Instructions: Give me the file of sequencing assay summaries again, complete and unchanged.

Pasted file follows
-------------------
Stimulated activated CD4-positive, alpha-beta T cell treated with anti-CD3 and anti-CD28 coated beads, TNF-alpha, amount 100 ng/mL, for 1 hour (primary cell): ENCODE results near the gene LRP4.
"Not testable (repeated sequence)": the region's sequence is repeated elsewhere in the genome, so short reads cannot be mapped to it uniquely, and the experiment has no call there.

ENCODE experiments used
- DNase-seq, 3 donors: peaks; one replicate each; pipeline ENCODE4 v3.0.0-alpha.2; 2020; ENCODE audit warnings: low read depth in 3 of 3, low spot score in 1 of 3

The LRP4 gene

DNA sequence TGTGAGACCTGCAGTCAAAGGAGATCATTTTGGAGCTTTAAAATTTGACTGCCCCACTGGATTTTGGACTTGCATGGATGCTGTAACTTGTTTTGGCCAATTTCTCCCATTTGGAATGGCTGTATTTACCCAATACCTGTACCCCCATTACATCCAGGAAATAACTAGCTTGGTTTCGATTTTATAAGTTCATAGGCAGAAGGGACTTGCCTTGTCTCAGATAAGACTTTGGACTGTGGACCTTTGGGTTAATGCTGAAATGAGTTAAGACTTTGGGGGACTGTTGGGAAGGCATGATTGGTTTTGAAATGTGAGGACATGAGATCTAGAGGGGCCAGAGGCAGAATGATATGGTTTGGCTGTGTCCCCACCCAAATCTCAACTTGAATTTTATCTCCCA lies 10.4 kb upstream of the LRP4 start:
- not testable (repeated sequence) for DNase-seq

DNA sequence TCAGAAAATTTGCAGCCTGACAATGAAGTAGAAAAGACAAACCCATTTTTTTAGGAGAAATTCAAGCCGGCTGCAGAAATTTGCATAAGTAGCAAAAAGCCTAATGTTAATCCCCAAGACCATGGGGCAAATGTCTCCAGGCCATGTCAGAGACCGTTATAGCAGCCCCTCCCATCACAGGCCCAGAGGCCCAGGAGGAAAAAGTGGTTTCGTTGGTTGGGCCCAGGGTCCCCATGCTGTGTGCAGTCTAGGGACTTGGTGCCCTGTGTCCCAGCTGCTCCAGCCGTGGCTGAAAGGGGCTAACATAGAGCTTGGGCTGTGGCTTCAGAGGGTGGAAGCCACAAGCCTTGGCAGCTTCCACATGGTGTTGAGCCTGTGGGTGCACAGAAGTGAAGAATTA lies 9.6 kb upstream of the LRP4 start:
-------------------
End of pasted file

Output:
Stimulated activated CD4-positive, alpha-beta T cell treated with anti-CD3 and anti-CD28 coated beads, TNF-alpha, amount 100 ng/mL, for 1 hour (primary cell): ENCODE results near the gene LRP4.
"Not testable (repeated sequence)": the region's sequence is repeated elsewhere in the genome, so short reads cannot be mapped to it uniquely, and the experiment has no call there.

ENCODE experiments used
- DNase-seq, 3 donors: peaks; one replicate each; pipeline ENCODE4 v3.0.0-alpha.2; 2020; ENCODE audit warnings: low read depth in 3 of 3, low spot score in 1 of 3

The LRP4 gene

DNA sequence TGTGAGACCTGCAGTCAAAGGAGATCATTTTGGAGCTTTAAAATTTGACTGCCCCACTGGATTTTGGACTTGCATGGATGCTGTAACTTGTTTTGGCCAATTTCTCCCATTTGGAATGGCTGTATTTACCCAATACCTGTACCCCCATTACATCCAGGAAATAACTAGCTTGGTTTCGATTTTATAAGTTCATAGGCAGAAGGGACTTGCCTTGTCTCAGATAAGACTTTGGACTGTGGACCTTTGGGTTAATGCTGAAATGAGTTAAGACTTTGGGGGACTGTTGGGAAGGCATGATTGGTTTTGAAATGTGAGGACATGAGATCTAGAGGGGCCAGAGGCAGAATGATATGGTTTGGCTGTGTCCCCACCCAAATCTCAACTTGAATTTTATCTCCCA lies 10.4 kb upstream of the LRP4 start:
- not testable (repeated sequence) for DNase-seq

DNA sequence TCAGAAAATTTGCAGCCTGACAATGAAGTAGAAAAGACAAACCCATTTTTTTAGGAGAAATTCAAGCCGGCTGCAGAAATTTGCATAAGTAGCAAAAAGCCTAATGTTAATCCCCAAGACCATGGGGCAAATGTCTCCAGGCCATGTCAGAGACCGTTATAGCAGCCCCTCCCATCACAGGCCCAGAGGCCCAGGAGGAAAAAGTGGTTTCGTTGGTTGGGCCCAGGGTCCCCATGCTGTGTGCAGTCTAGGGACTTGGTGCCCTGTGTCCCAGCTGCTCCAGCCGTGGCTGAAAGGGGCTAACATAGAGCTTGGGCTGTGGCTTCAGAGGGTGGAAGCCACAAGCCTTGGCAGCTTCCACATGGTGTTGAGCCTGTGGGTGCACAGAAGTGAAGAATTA lies 9.6 kb upstream of the LRP4 start: